Company at the Bedside

On a good night these days our Little Bean (aka, Little Night Owl) will unwind herself very, very slowly towards sleep, slowly-but-steadily, mostly on her own. We have always accompanied her as she falls asleep, and it’s neat now to see her, at 1-and-a-half, sometimes able to navigate the journey herself. Keeping her company while [Read More...]

Nomination for Most Necessary Picture: Twelve Years a Slave

I wish I could talk to my Great-Aunt Marie about the movie Twelve Years a Slave, but regrettably “Neenie” died when I was three. This spinster librarian from Detroit did, however, leave a legacy—a self-published book of family history. Written in 1957, this book documented my family’s years in Missouri in the 1800’s. My parents [Read More...]

Of Time and the Nebulous

Someday, they say, stars will stop   gelling—the hydrogen and   helium gone. Someday, each   star will call it a day & go to bits.   Someday the day will be as dark as   night, the hydrogen, the helium snuffed.   Someday, in, oh, say, ten billion billion years,   time will eddy & stop. Someday [Read More...]

A Softer Focus

“Be soft. Do not let the world make you hard. Do not let pain make you hate. Do not let the bitterness steal your sweetness. Take pride that even though the rest of the world may disagree, you still believe it to be a beautiful place.” – Kurt Vonnegut In college, we had this mantra [Read More...]

How Unitarian Universalists Do Church

I suppose everybody has a favorite founding document for a religion or a nation. Mine is “Farewell at Delfshaven,” a sermon given by Rev. John Robinson to a group of his Separatist congregation who were taking ship for the Western Hemisphere. Part of the sermon goes like this:   I Charge you before God and [Read More...]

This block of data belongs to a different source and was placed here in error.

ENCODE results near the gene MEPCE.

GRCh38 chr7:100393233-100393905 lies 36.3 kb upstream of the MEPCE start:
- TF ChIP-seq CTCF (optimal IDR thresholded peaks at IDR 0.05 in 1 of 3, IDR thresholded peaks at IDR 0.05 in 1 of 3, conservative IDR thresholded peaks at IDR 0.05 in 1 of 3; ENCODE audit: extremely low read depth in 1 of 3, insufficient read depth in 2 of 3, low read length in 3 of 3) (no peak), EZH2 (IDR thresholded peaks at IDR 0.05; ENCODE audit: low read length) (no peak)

Spiritual Practice for Skeptics

I tend to get it from both sides when I talk about spiritual practice: many of my fellow skeptics blanch at the word “spiritual.” And many Buddhists, Hindus, Christians, Sufis, and what-have-yous seem to think that rationality and spiritual practice are at loggerheads. But humanists value connectedness and experience wonder just like everyone else. As [Read More...]

Apocalypse Never (and what we can do about it)

I grew up in the Pentecostal church. When I was ten, I knew just how the world would end: “the fire next time.” Tribulations. Seven seals. The four horsemen. Rainstorms of blood and fire. And what was more, this was coming any day now: the present terrible state of the world had been precisely prophesied [Read More...]

What Bowling Taught Me About Patience

A couple of week’s ago, on a cold Chicago afternoon, after being cooped up for most of the week, my husband and I looked at each other and said, “Let’s go bowling.” Now, nothing says wholesome family fun quite like putting on some smelly communal shoes and listening to drunk men swear at the football [Read More...]

A Scream and a Theory: Natural Selection and the Higher Moral Order

Scientific theories do not occur in a vacuum. Like poems or paintings, theories reflect the times and characters or their authors. Darwin’s theory of natural selection, far from being a stark and cold scientific theory, was—and continues to be—an impassioned cry for equality and justice. A cry far more grounded and stirring than anything available [Read More...]

Worthy to be Entrusted

(Today, I preached at the ordination of a new minister in my denomination, Unitarian Universalism. Her name is Rev. Lara Campbell, and I shared the pulpit with Rev. Michael Tino. Here is my half of the sermon.) “Do not demand immediate results but rejoice that we are worthy to be entrusted with this great message,” [Read More...]


CLOSE | X

HIDE | X